Bridge by Phillip Alder 2-18-95

The final bridge player of the week who operates under a pseudonym is Don
Yarmy. By what name do we know him?

Signaling is a difficult but vital part of defense. You want to give partner the
right information. But will he always be confident you know what he needs
to know? Sitting East on todayís deal was a young Australian player, Avon
Wilsmore. He averted disaster with a thoughtful signal.

Defending against four spades, with which club should East signal at trick
one?

You might not like Eastís three-diamond raise, particularly with no honor
in the suit. But he had to consider the possibility of a profitable sacrifice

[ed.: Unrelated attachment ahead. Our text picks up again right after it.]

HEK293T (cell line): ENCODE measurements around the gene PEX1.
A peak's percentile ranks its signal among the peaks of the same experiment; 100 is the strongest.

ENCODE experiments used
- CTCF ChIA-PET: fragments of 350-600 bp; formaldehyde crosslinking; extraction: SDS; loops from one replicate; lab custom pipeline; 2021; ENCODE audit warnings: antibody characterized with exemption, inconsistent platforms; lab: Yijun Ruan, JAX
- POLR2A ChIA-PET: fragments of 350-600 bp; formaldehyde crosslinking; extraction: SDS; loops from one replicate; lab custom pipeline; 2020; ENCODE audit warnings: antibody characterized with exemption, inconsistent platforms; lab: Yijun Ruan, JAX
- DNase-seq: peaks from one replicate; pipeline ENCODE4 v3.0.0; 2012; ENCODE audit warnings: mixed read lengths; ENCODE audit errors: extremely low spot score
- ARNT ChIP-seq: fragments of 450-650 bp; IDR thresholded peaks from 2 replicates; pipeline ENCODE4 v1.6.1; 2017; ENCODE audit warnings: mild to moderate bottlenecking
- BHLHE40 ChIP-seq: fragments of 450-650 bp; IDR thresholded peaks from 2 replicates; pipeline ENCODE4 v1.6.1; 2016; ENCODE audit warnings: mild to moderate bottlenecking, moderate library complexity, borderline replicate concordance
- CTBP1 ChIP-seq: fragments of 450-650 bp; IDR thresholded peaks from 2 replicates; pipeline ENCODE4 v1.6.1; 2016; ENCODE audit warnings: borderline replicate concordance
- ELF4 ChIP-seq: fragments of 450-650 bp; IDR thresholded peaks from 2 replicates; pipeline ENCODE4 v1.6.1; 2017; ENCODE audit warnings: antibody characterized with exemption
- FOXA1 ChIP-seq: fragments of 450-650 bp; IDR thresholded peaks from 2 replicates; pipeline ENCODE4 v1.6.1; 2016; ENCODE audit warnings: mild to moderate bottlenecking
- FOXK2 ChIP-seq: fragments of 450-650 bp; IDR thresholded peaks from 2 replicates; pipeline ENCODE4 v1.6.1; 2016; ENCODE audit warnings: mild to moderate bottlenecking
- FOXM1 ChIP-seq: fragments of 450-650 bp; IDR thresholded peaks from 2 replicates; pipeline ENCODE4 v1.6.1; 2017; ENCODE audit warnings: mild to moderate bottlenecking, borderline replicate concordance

given the prevailing vulnerability.

Many players would drop a discouraging club two at trick one. Yet it is wrong. Clearly, partner has led a singleton ace or from A-x. If the former, do you foresee the danger? At trick two, partner is likely to lead a low diamond, playing you for the king. As you donít have the king, you must signal with the club 10.

If partner has a doubleton club, he will treat this as a come-on signal and lead another club, which is fine. If he has a singleton, though, he will read the 10 as a suit-preference signal for hearts.

And thatís what happened. Wilsmoreís partner switched to a heart at trick two. Wilsmore won trick three with the spade ace and gave his partner a club ruff. The diamond ace was the fourth defensive trick.

Don Yarmy is better known as Don Adams of "Get Smart" fame, which has just been reincarnated on the Fox network.

©1995 by NEA Inc.

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